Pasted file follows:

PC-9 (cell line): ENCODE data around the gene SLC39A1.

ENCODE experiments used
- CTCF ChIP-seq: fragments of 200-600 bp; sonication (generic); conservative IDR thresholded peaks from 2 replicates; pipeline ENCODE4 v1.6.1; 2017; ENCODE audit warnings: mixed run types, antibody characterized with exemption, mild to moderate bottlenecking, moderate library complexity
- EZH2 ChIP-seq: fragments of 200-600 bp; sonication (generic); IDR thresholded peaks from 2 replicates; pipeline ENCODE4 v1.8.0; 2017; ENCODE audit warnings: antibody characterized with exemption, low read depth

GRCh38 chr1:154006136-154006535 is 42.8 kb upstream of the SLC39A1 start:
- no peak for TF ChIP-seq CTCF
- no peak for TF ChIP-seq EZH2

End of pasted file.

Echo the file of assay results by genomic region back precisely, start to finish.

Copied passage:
PC-9 (cell line): ENCODE data around the gene SLC39A1.

ENCODE experiments used
- CTCF ChIP-seq: fragments of 200-600 bp; sonication (generic); conservative IDR thresholded peaks from 2 replicates; pipeline ENCODE4 v1.6.1; 2017; ENCODE audit warnings: mixed run types, antibody characterized with exemption, mild to moderate bottlenecking, moderate library complexity
- EZH2 ChIP-seq: fragments of 200-600 bp; sonication (generic); IDR thresholded peaks from 2 replicates; pipeline ENCODE4 v1.8.0; 2017; ENCODE audit warnings: antibody characterized with exemption, low read depth

GRCh38 chr1:154006136-154006535 is 42.8 kb upstream of the SLC39A1 start:
- no peak for TF ChIP-seq CTCF
- no peak for TF ChIP-seq EZH2